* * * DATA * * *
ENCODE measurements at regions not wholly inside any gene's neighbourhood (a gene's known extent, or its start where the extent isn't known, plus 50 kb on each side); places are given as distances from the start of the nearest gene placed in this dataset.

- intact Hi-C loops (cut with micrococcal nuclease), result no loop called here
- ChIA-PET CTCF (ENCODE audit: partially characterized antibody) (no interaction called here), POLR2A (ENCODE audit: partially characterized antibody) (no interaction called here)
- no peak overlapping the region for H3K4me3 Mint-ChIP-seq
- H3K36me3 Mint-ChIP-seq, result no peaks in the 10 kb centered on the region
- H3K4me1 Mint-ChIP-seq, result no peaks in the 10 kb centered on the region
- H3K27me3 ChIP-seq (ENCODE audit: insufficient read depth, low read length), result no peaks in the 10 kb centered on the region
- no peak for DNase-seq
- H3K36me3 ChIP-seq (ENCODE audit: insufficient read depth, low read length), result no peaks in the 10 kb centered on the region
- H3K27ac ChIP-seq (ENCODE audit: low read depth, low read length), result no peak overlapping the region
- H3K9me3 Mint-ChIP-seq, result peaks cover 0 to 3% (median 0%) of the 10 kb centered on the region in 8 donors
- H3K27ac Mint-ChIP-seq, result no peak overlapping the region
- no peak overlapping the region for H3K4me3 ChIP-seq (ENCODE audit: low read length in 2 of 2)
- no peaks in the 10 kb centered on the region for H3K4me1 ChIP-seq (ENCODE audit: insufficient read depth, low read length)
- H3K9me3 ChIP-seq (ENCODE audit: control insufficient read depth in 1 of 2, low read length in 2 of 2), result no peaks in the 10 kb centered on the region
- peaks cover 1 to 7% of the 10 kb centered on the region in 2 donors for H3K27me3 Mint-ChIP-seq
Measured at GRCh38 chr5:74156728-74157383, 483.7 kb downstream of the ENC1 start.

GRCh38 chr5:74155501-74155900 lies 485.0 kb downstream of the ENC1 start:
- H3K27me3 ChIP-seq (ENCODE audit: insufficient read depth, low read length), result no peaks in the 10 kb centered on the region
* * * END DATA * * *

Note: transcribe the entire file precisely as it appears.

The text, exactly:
ENCODE measurements at regions not wholly inside any gene's neighbourhood (a gene's known extent, or its start where the extent isn't known, plus 50 kb on each side); places are given as distances from the start of the nearest gene placed in this dataset.

- intact Hi-C loops (cut with micrococcal nuclease), result no loop called here
- ChIA-PET CTCF (ENCODE audit: partially characterized antibody) (no interaction called here), POLR2A (ENCODE audit: partially characterized antibody) (no interaction called here)
- no peak overlapping the region for H3K4me3 Mint-ChIP-seq
- H3K36me3 Mint-ChIP-seq, result no peaks in the 10 kb centered on the region
- H3K4me1 Mint-ChIP-seq, result no peaks in the 10 kb centered on the region
- H3K27me3 ChIP-seq (ENCODE audit: insufficient read depth, low read length), result no peaks in the 10 kb centered on the region
- no peak for DNase-seq
- H3K36me3 ChIP-seq (ENCODE audit: insufficient read depth, low read length), result no peaks in the 10 kb centered on the region
- H3K27ac ChIP-seq (ENCODE audit: low read depth, low read length), result no peak overlapping the region
- H3K9me3 Mint-ChIP-seq, result peaks cover 0 to 3% (median 0%) of the 10 kb centered on the region in 8 donors
- H3K27ac Mint-ChIP-seq, result no peak overlapping the region
- no peak overlapping the region for H3K4me3 ChIP-seq (ENCODE audit: low read length in 2 of 2)
- no peaks in the 10 kb centered on the region for H3K4me1 ChIP-seq (ENCODE audit: insufficient read depth, low read length)
- H3K9me3 ChIP-seq (ENCODE audit: control insufficient read depth in 1 of 2, low read length in 2 of 2), result no peaks in the 10 kb centered on the region
- peaks cover 1 to 7% of the 10 kb centered on the region in 2 donors for H3K27me3 Mint-ChIP-seq
Measured at GRCh38 chr5:74156728-74157383, 483.7 kb downstream of the ENC1 start.

GRCh38 chr5:74155501-74155900 lies 485.0 kb downstream of the ENC1 start:
- H3K27me3 ChIP-seq (ENCODE audit: insufficient read depth, low read length), result no peaks in the 10 kb centered on the region